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G.   K.   CHESTERTON                              21
Yet his St. Thomas is the last of Chesterton's connected
books, published in 1933, three years before his death in
1936. Eight years before his St. Thomas, he had published
what will perhaps remain the most central of his books,
The Everlasting Man. The Everlasting Man is, as it were, a
matured Orthodoxy. It falls into two parts. The first part
is concerned to argue that, so far from Man being merely a
cleverer port of animal, he is different in kind from other
animals. The second part is concerned to argue that, so far
from Christ being merely a very good man, he is different
in kind from other men.
The argument about the difference of men from animals
he bases mainly on art. Whether there was or was not a
special creation as a matter of biological history, he is not
concerned to argue. But, he says, one of the few things
that we know about the most primitive man was that he
drew—he drew on the walls of his cave. This constitutes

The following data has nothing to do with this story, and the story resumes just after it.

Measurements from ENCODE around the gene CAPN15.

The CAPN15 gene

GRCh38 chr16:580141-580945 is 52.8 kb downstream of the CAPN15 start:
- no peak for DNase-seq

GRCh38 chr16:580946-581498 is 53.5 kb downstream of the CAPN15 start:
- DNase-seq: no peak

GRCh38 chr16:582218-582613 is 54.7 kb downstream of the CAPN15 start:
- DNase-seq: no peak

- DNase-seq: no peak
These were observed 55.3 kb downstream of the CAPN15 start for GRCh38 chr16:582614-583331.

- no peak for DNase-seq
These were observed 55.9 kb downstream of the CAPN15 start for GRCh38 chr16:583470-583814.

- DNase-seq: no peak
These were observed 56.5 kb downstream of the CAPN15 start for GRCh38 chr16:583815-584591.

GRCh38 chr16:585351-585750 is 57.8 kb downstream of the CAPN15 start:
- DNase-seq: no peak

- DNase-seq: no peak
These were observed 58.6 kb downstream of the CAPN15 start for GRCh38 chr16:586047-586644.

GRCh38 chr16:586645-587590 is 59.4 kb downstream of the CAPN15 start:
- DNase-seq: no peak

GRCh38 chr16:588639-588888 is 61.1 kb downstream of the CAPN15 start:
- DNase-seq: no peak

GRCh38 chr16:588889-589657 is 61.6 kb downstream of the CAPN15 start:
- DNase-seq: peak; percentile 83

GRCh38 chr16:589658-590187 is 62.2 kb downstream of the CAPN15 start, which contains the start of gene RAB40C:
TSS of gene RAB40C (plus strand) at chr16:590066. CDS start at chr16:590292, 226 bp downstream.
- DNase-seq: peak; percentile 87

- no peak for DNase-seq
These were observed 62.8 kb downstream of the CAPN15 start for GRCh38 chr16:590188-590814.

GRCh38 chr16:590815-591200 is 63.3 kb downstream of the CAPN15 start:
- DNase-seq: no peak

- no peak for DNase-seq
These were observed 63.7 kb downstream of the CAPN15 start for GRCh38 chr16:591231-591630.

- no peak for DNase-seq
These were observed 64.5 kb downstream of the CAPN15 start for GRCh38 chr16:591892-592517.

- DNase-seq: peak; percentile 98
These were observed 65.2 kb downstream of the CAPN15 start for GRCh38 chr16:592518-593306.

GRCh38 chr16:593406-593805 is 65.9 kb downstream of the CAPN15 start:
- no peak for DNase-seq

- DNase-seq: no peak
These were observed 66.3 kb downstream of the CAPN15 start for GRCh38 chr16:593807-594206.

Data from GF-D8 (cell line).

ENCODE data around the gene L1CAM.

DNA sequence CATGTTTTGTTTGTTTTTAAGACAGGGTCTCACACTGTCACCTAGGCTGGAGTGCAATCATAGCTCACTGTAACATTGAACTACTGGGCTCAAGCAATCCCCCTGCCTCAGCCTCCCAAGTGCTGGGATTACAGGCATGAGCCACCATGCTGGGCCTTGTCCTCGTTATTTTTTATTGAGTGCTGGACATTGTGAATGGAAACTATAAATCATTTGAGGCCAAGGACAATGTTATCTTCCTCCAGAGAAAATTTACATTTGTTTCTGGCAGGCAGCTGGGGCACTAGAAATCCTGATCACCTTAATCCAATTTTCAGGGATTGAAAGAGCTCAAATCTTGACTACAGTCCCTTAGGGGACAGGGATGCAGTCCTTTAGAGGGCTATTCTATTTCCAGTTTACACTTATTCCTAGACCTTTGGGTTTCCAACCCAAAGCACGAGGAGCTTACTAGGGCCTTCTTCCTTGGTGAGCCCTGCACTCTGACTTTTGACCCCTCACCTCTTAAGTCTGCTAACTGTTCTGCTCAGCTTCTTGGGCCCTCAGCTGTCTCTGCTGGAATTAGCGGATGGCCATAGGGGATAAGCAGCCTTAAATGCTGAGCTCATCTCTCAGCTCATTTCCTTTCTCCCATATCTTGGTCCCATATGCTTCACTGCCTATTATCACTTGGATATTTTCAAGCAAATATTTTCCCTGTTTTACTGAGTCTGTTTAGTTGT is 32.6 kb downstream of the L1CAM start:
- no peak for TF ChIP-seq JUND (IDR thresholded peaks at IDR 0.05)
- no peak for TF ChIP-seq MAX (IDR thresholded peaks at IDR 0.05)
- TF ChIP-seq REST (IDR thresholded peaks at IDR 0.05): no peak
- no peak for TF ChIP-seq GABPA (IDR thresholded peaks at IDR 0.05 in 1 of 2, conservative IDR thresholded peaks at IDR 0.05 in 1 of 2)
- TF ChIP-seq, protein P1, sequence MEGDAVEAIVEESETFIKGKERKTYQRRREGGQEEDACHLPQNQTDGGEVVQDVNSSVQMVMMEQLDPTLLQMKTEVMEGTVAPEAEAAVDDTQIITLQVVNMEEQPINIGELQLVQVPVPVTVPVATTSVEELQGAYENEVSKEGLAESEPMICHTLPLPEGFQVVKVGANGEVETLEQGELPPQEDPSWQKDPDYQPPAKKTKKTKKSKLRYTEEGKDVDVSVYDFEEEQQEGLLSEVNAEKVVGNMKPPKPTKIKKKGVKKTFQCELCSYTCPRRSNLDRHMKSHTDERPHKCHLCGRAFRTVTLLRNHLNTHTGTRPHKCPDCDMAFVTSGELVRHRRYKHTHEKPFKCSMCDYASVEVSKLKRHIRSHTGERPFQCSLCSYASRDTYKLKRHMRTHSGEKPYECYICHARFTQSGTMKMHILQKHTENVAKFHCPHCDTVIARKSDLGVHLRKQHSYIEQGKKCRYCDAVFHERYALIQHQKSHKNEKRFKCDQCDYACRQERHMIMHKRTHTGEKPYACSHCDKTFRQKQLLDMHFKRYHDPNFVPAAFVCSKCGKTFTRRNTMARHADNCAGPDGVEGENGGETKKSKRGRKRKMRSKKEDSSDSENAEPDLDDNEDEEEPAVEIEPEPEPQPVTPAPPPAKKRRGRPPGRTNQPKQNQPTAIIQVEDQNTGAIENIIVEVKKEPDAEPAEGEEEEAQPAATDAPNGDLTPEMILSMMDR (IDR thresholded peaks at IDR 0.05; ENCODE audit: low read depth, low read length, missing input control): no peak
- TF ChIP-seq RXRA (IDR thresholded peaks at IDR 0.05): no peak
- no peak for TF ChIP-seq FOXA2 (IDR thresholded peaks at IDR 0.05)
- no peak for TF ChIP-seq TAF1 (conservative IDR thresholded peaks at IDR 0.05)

a difference in kind between man and the animals. For
the animals do not draw at all. There was no gradual
declension. It was not that Rembrandt drew well and the
Caveman less well and the laughing jackass and the blue-
faced baboon rather less well again. It was that Rembrandt
and the Caveman both drew and the jackass and the hyena
did not draw at all. The difference was a difference in kind.
But man with his art was also different in kind in a deeper
sense. To him alone there were things more valuable than
immediate victory and success, and long before the coming
of Christ he found this foreshadowing of the teaching of
Christ at the dawn of things in the great poetry of Homer.
But in this one great human relevation of antiquity there is
another element of great historical importance; which has hardly
I think been given its proper place in history. The poet has
so conceived the poem that his sympathies apparently, and
those of his reader certainly, are on the side of the vanquished
rather than of the victor. And this is a sentiment which in-
creases in the poetical tradition even as the poetical origin itself
recedes. AchiUes had some status as a sort of demigod in pagan,